Perhaps most improbable was his .976 OPS. Calculated by adding a player’s On Base Percentage and Slugging Percentage, an OPS north of .900 is usually a sign of a hitter that leans heavily on the home run and extra base hits to produce. The kicker with Furman is that he hit just two bombs, 14 doubles and two triples. The bottom line? Nate gets on base. Almost every game.
These totals were more than enough to earn Furman second team All-Conference USA honors. You could argue, and make a very compelling case, that he deserved to be a member of the First Team. You’d have to argue on his behalf, because he certainly won’t.
“Some people were mad about that,” Furman said with a grin. “It doesn’t matter to me though, getting honored at all is awesome, especially if the team is winning.”
The production he showed during the 2022 spring season has carried over nicely to his summer on the Cape for the most part. Slashing .307/.396/.375, he is a mainstay at the top of Kelly Nicholson’s lineup. A bit of a dip is to be expected with the transition to wood bats and facing premiere pitching night in and night out. Despite the lack of cupcake matchups on the mound, Nate’s still been able to get on base nearly 40% of the time. Whether he’s playing at second base or DHing for the Birds, quality at bats are a given.
As the cliche goes, the best ability is availability. Furman is always available. He started all 58 games for NC Charlotte in 2022, showcasing impressive durability throughout the entirety of the campaign. Make no mistake, he too struggles with the physical toll that playing in every game of a long college season takes on the body. Assistant coach Phil Cebuhar has seen him up close and personal for the last two seasons as a coach at Charlotte, he fondly recalled an instance during Nate’s freshman year that exemplified his toughness and will to win.
“Nate got an opportunity to get into the starting lineup about halfway through his freshman year and he obviously was going to do everything in his power to take advantage of that,” Cebuhar said. “It was his first game in the lineup and he hit a pull side line drive over the first baseman’s head. It was a hustle double and he slides into second base and comes up with a hammy pull. He’s hurting real bad, when our trainer gets out there you can tell he’s in pain but the only thing he was saying was ‘get me some tiger balm get me some tiger balm’ there was no chance he was coming out of that game.”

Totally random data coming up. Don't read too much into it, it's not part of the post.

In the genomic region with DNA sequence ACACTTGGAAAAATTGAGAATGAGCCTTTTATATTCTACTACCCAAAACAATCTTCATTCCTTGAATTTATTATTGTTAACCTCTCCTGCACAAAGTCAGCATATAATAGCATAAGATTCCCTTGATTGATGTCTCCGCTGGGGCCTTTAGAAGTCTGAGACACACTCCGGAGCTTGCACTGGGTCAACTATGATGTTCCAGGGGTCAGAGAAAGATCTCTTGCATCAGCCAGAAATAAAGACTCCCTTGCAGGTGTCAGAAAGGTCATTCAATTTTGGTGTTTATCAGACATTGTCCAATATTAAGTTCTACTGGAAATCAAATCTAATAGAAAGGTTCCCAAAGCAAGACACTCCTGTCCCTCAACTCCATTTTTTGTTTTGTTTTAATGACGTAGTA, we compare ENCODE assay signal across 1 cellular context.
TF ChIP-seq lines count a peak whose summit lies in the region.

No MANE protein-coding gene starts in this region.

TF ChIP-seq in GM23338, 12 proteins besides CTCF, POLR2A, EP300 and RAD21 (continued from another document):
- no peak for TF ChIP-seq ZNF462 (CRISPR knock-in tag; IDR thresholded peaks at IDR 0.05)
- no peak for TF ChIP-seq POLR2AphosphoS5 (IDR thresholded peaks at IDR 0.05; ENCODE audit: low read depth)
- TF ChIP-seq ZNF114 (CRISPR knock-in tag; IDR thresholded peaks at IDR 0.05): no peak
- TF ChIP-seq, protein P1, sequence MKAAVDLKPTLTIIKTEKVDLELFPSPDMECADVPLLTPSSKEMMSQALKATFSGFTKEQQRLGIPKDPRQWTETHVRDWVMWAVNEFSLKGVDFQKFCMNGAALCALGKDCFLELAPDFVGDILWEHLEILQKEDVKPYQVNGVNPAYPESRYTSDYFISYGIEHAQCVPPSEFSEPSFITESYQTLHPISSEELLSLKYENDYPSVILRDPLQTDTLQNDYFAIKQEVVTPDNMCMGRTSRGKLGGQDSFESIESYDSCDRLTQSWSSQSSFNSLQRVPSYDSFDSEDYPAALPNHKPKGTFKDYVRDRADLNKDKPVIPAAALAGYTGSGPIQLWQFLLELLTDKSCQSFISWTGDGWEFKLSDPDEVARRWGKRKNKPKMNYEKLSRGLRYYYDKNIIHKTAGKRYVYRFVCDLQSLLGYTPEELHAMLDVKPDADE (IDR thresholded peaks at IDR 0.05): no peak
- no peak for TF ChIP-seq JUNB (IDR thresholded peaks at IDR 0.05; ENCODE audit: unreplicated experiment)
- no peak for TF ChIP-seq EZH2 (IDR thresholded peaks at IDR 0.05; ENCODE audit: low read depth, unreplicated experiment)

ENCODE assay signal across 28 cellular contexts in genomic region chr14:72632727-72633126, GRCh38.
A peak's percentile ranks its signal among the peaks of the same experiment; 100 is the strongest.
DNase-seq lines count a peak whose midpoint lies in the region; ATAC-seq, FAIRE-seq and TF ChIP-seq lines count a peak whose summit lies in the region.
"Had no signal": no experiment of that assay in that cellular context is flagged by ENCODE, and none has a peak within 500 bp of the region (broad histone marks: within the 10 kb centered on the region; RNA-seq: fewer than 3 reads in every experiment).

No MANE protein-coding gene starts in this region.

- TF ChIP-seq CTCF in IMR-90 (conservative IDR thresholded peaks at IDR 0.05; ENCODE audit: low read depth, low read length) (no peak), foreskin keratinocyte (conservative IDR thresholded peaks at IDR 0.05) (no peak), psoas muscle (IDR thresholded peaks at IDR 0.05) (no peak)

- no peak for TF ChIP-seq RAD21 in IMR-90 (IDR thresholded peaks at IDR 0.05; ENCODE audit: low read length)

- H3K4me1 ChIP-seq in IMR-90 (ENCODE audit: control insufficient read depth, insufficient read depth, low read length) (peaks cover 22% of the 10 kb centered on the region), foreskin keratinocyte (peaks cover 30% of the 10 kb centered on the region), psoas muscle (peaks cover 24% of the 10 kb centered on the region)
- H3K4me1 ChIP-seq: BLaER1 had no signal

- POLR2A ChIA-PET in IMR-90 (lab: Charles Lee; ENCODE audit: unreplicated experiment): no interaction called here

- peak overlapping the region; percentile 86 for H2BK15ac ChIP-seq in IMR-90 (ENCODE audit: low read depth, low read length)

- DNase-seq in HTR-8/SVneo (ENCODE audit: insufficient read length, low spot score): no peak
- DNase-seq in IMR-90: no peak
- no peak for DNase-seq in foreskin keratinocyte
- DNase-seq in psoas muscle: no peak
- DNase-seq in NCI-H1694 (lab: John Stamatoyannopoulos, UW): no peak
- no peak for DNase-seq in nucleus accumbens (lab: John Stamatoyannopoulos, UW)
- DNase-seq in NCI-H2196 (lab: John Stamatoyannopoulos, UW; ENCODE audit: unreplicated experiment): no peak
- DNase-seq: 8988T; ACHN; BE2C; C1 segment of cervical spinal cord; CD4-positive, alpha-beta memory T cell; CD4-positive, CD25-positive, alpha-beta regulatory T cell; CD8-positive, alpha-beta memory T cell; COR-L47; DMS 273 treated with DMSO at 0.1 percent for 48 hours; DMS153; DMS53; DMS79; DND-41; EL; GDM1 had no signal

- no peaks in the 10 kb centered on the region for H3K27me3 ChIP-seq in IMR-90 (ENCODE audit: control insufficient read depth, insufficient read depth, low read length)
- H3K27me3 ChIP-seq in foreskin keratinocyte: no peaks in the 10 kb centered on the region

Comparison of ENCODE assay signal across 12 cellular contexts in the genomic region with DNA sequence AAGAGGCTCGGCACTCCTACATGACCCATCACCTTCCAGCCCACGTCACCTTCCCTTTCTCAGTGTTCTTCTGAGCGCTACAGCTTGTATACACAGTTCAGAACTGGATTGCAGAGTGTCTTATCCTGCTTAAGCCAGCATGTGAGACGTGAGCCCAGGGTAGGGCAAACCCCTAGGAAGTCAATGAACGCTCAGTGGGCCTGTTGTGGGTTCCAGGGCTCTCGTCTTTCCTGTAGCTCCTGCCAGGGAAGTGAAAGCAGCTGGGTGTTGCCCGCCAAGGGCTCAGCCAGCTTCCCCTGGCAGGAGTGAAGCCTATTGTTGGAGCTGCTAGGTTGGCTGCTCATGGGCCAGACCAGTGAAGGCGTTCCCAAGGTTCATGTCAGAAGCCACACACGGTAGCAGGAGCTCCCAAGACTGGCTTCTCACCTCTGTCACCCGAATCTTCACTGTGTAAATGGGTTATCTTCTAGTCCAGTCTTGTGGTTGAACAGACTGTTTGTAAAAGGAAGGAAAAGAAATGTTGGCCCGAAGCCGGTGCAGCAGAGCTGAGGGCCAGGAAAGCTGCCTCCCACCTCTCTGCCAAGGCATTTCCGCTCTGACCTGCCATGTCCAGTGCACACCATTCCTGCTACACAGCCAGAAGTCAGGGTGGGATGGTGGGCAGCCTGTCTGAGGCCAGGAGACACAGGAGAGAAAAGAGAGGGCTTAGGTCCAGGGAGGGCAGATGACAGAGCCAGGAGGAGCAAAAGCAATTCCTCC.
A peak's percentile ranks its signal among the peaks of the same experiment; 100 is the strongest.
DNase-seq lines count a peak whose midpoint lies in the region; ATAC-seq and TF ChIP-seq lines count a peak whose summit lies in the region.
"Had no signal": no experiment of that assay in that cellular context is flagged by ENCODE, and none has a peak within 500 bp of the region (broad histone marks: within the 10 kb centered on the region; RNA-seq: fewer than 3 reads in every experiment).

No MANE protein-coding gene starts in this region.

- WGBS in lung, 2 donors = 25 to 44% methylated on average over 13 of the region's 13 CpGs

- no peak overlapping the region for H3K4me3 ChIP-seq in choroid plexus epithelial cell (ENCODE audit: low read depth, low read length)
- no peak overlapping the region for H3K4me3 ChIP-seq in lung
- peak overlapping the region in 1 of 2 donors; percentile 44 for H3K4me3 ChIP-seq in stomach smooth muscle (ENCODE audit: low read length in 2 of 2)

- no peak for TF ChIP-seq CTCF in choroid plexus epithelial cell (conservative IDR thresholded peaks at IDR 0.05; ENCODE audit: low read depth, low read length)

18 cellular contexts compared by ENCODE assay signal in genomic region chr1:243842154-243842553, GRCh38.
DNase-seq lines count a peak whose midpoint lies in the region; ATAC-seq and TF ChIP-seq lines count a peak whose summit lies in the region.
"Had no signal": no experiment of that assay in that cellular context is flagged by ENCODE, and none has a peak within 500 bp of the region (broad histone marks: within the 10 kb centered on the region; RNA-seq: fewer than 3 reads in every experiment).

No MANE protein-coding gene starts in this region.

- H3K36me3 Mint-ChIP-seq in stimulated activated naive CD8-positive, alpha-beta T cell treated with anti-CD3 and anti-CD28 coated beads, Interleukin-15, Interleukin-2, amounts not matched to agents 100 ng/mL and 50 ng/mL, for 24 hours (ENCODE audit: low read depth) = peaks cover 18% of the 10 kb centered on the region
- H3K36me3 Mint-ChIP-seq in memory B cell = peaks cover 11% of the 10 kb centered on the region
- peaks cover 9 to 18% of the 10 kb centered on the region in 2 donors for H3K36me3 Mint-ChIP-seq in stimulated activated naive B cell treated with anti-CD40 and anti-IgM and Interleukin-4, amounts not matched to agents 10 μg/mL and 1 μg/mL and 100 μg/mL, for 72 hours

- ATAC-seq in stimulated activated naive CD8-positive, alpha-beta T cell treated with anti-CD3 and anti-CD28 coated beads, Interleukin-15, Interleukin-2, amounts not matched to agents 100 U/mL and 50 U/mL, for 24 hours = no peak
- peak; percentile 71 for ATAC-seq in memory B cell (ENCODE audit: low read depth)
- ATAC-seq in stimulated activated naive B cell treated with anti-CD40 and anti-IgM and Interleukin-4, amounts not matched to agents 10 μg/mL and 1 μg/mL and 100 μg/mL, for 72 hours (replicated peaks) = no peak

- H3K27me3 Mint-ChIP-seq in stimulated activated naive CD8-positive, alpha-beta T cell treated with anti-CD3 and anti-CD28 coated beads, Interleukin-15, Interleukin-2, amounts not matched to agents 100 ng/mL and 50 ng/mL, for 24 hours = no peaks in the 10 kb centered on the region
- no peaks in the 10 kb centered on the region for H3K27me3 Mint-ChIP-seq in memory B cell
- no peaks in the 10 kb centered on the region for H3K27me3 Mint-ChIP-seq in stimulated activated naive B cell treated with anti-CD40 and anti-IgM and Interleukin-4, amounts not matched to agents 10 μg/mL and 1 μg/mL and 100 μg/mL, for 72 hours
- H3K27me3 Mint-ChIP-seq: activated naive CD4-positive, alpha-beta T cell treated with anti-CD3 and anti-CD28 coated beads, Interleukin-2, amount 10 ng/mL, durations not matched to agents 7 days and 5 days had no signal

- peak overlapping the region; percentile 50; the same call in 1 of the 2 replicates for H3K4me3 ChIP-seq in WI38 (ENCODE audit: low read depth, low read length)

No matter the ailment, Furman will only leave the field on a stretcher. In his mind, the energy and positivity he holds in such high regard is best communicated while he is on the field.
This toughness will be put to the test time and time again as soon as later this summer, when Furman makes his professional debut. The MLB draft is the goal for every single player who plays on the Cape, although the goal became a realistic one later for some than others. For Furman, an early high school commitment to Seton Hall didn’t pan out by the time he was a senior. The Brookhaven, Pennsylvania native felt he was under recruited once his recruitment opened back up. His genuine kindness and positivity is as authentic as it comes, but that doesn’t mean he doesn’t keep receipts and compete with that fire burning within.
“I”d say I do have a bit of a chip on my shoulder, you have to bring that every day. My competitiveness is that chip, that’s just kind of how I am,” Furman said. “It helps me be the best all around player I can be. It also allows me to remember how lucky and blessed I am to have been given a shot by the staff at Charlotte. I knew it was the right place as soon as I stepped on campus. My phone background is the infield there. I play with a little bit of a chip but it’s important to remember how many good things I have.”
At this point, those good things are nearly too many to count. After struggling to adjust to life away from home as well as finding playing time early in his freshman year, Furman has played himself into a position to sign a dotted line and get paid a lot of money to play the game he cherishes so deeply.
On Monday afternoon, the Cleveland Guardians selected Nate with the 121st overall pick in the MLB draft. The work is hardly over, but it’s important to acknowledge the scope of Furman’s journey. A month ago, he was on a two week temporary contract to play for the Firebirds. Now, he’ll be leaving for a different reason. Nate Furman will keep surprising people as long as he plays the game, just not those who have spent enough time around him on the baseball field.
“The ceiling for him is the Big Leagues,” Cebuhar said without hesitating. “He has big league make up. There’s not a kid that I’ve been around that has a more impressive makeup and mind set. He’s just gotta go out there and do it.”
Next time you’re checking out a minor league baseball game, especially one that features a Guardians affiliate, keep your eyes peeled for a second baseman that stands out above the rest for reasons that can’t necessarily be put to words. You might catch Nate Furman.